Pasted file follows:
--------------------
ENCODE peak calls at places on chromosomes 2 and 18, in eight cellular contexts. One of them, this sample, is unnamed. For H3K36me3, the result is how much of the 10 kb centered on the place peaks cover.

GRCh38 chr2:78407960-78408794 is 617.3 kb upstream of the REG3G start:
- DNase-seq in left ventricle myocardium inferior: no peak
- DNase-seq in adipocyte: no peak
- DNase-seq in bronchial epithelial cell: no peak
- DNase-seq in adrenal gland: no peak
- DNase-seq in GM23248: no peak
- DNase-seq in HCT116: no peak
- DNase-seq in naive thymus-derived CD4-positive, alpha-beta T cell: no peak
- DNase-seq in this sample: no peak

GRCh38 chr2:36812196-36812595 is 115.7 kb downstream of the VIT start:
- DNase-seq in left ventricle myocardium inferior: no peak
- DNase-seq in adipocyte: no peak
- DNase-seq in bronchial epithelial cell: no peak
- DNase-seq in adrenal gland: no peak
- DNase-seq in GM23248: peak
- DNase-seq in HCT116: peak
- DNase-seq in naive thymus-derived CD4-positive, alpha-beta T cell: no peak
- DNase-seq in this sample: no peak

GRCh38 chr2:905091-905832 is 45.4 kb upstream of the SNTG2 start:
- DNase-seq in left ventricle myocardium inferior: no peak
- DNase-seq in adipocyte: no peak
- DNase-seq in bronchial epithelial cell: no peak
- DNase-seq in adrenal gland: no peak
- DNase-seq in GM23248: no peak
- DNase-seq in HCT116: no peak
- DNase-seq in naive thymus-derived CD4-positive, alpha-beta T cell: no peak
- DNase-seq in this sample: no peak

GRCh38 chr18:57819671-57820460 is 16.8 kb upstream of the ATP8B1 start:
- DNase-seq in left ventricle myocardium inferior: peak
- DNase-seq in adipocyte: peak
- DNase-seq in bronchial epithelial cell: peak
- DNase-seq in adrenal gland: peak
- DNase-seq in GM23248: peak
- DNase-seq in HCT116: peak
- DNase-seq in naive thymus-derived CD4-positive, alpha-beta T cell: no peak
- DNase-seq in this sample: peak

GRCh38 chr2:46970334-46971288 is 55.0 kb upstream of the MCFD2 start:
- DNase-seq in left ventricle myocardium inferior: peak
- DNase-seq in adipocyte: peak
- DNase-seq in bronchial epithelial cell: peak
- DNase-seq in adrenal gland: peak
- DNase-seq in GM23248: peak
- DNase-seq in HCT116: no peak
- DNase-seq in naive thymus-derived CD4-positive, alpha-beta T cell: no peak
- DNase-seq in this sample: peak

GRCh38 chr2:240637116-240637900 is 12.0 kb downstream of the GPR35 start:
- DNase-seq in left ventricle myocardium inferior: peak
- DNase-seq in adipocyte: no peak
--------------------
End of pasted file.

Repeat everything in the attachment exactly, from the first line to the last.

ENCODE peak calls at places on chromosomes 2 and 18, in eight cellular contexts. One of them, this sample, is unnamed. For H3K36me3, the result is how much of the 10 kb centered on the place peaks cover.

GRCh38 chr2:78407960-78408794 is 617.3 kb upstream of the REG3G start:
- DNase-seq in left ventricle myocardium inferior: no peak
- DNase-seq in adipocyte: no peak
- DNase-seq in bronchial epithelial cell: no peak
- DNase-seq in adrenal gland: no peak
- DNase-seq in GM23248: no peak
- DNase-seq in HCT116: no peak
- DNase-seq in naive thymus-derived CD4-positive, alpha-beta T cell: no peak
- DNase-seq in this sample: no peak

GRCh38 chr2:36812196-36812595 is 115.7 kb downstream of the VIT start:
- DNase-seq in left ventricle myocardium inferior: no peak
- DNase-seq in adipocyte: no peak
- DNase-seq in bronchial epithelial cell: no peak
- DNase-seq in adrenal gland: no peak
- DNase-seq in GM23248: peak
- DNase-seq in HCT116: peak
- DNase-seq in naive thymus-derived CD4-positive, alpha-beta T cell: no peak
- DNase-seq in this sample: no peak

GRCh38 chr2:905091-905832 is 45.4 kb upstream of the SNTG2 start:
- DNase-seq in left ventricle myocardium inferior: no peak
- DNase-seq in adipocyte: no peak
- DNase-seq in bronchial epithelial cell: no peak
- DNase-seq in adrenal gland: no peak
- DNase-seq in GM23248: no peak
- DNase-seq in HCT116: no peak
- DNase-seq in naive thymus-derived CD4-positive, alpha-beta T cell: no peak
- DNase-seq in this sample: no peak

GRCh38 chr18:57819671-57820460 is 16.8 kb upstream of the ATP8B1 start:
- DNase-seq in left ventricle myocardium inferior: peak
- DNase-seq in adipocyte: peak
- DNase-seq in bronchial epithelial cell: peak
- DNase-seq in adrenal gland: peak
- DNase-seq in GM23248: peak
- DNase-seq in HCT116: peak
- DNase-seq in naive thymus-derived CD4-positive, alpha-beta T cell: no peak
- DNase-seq in this sample: peak

GRCh38 chr2:46970334-46971288 is 55.0 kb upstream of the MCFD2 start:
- DNase-seq in left ventricle myocardium inferior: peak
- DNase-seq in adipocyte: peak
- DNase-seq in bronchial epithelial cell: peak
- DNase-seq in adrenal gland: peak
- DNase-seq in GM23248: peak
- DNase-seq in HCT116: no peak
- DNase-seq in naive thymus-derived CD4-positive, alpha-beta T cell: no peak
- DNase-seq in this sample: peak

GRCh38 chr2:240637116-240637900 is 12.0 kb downstream of the GPR35 start:
- DNase-seq in left ventricle myocardium inferior: peak
- DNase-seq in adipocyte: no peak